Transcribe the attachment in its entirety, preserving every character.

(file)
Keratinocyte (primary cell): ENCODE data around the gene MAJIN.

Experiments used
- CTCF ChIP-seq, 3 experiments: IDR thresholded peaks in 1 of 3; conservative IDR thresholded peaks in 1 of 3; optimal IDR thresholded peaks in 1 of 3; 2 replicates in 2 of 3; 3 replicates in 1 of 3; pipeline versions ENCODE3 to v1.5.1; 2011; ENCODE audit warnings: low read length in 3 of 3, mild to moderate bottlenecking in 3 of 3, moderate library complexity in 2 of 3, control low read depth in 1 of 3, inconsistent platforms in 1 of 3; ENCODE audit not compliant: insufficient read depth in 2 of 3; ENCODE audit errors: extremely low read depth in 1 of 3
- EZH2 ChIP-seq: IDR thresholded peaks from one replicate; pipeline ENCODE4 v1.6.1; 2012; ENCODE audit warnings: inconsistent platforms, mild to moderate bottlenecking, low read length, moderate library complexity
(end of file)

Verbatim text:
Keratinocyte (primary cell): ENCODE data around the gene MAJIN.

Experiments used
- CTCF ChIP-seq, 3 experiments: IDR thresholded peaks in 1 of 3; conservative IDR thresholded peaks in 1 of 3; optimal IDR thresholded peaks in 1 of 3; 2 replicates in 2 of 3; 3 replicates in 1 of 3; pipeline versions ENCODE3 to v1.5.1; 2011; ENCODE audit warnings: low read length in 3 of 3, mild to moderate bottlenecking in 3 of 3, moderate library complexity in 2 of 3, control low read depth in 1 of 3, inconsistent platforms in 1 of 3; ENCODE audit not compliant: insufficient read depth in 2 of 3; ENCODE audit errors: extremely low read depth in 1 of 3
- EZH2 ChIP-seq: IDR thresholded peaks from one replicate; pipeline ENCODE4 v1.6.1; 2012; ENCODE audit warnings: inconsistent platforms, mild to moderate bottlenecking, low read length, moderate library complexity